Tesla to bring utility-scale battery system to Ireland

Tesla has announced that the first of its utility-scale Powerpack battery systems will be deployed in Ireland next year, under a new deal with energy storage firm Gaelectric.

The 1MW pilot system will is said to be the first in a series of battery projects designed to help integrate renewable energy sources into the Irish grid.

Tesla said it will also be exploring opportunities for other Tesla Energy products in residential and commercial applications.

A statement from the two companies said: “Ireland has many compelling features for the commercialisation of the Tesla Energy product range given its scale and ambitious renewable energy targets and favourable regulatory framework.”

According to figures released in March, renewable sources supplied around 8% of Ireland’s total energy demand in 2013.

The project in Ireland will reportedly also serve as a launch pad for Tesla to explore opportunities in other European markets.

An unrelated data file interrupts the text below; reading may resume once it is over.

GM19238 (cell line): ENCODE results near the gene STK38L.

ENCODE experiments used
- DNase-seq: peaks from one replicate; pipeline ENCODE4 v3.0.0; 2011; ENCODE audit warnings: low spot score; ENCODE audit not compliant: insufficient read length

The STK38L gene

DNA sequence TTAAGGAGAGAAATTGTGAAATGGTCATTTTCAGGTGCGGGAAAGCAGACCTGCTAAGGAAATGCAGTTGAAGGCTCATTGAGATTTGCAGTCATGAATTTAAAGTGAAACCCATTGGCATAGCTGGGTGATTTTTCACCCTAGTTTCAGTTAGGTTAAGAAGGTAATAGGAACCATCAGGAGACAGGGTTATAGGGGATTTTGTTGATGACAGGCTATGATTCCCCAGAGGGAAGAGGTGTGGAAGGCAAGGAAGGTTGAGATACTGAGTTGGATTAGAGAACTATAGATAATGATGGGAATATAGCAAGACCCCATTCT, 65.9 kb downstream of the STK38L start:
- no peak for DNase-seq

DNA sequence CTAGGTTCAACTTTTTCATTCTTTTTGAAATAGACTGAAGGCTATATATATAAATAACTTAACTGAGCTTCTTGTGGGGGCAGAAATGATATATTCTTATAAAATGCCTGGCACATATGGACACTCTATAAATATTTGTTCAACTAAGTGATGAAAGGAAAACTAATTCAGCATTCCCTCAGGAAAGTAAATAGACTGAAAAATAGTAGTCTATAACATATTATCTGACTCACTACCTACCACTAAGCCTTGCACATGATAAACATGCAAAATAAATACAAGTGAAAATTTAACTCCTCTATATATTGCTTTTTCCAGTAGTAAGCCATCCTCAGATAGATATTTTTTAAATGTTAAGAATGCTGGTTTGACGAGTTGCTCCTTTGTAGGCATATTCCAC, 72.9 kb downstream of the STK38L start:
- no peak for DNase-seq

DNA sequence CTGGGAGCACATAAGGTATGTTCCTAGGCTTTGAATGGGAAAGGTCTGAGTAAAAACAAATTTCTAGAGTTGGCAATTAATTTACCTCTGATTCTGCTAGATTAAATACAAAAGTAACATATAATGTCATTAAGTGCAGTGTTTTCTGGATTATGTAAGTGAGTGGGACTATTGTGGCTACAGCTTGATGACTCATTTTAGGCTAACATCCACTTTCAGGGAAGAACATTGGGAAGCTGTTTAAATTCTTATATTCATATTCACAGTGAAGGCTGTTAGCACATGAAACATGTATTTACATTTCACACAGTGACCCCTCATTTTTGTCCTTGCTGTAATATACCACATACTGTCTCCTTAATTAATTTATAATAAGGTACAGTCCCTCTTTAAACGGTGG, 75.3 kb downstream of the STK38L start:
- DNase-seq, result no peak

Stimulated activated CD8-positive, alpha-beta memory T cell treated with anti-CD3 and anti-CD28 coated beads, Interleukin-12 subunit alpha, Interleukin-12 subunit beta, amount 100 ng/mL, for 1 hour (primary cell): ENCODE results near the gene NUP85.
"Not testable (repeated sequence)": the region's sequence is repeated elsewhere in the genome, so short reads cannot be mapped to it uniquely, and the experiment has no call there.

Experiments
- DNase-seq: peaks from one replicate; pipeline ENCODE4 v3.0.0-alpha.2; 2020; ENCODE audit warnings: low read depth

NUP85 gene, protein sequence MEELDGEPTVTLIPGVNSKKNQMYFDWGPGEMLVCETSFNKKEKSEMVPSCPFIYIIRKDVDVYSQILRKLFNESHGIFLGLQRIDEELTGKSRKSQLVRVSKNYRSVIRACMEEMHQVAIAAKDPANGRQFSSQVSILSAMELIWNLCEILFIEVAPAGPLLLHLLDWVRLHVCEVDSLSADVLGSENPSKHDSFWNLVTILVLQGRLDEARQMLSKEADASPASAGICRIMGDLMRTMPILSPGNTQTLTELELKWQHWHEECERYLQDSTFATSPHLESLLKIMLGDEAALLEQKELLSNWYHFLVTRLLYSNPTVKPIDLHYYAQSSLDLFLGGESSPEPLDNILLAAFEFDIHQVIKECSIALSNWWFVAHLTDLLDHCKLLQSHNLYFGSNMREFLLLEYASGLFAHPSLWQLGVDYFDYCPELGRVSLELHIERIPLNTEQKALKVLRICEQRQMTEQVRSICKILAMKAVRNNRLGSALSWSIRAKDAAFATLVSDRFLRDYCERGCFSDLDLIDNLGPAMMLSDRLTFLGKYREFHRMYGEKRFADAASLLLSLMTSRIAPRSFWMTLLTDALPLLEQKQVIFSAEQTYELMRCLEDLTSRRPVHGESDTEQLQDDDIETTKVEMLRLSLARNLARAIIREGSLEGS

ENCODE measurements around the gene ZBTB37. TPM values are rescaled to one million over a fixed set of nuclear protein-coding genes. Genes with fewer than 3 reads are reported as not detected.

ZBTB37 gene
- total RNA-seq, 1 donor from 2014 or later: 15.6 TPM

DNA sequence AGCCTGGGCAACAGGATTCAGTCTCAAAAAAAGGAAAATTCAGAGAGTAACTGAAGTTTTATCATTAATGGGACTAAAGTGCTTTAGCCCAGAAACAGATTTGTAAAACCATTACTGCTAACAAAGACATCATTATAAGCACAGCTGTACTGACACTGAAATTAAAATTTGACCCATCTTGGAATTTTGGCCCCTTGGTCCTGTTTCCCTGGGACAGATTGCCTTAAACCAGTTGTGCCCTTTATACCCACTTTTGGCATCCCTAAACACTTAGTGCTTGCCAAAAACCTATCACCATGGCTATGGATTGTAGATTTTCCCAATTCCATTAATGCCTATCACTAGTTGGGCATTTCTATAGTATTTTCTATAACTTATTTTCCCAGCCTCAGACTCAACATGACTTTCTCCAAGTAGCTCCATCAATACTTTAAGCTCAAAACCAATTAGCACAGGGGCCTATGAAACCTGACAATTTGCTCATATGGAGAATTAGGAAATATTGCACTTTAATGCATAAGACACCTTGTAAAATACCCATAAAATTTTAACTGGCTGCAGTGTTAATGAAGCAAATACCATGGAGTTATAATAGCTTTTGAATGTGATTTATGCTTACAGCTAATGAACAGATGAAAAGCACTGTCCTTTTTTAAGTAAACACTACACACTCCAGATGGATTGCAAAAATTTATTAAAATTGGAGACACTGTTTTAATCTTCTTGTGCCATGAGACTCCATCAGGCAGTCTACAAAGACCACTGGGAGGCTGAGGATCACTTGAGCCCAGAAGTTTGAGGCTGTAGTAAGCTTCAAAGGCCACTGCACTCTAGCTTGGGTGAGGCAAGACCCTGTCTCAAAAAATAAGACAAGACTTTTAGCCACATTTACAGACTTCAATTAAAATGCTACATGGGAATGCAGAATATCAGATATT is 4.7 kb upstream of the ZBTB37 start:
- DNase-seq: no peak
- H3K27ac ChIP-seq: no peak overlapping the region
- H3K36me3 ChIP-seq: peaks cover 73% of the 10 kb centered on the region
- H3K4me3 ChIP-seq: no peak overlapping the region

Renewables growth

Gaelectric CEO Brendan McGrath said: “We are delighted to be associated with Tesla in introducing its battery systems to Ireland.

“As a renewable energy group with a pipeline of 500 MW of wind power in Ireland and energy storage projects in Ireland and Europe, Gaelectric has an obvious incentive to drive the adoption of technologies that facilitate the economic dispatch of wind and other renewable sources.” 

Gaelectric head of energy storage Keith McGrane said the rate of progress in the sector was “truly astounding”.

He added: “Tesla is the vanguard for the revolution that is currently underway.” 

Tesla launched its energy division earlier in May, spearheaded by a new energy storage pack for homes and businesses, known as the PowerwallTesla offers utility-scale storage by grouping together battery blocks, known as powerpacks.

Ireland is trialling other novel forms of energy storage, including a groundbreaking 20MW hybrid flywheel system.

Across the Irish Sea, a recent report estimated that 10GW of energy storage in the UK could cut the cost of decarbonisation by £3.5bn.

Brad Allen

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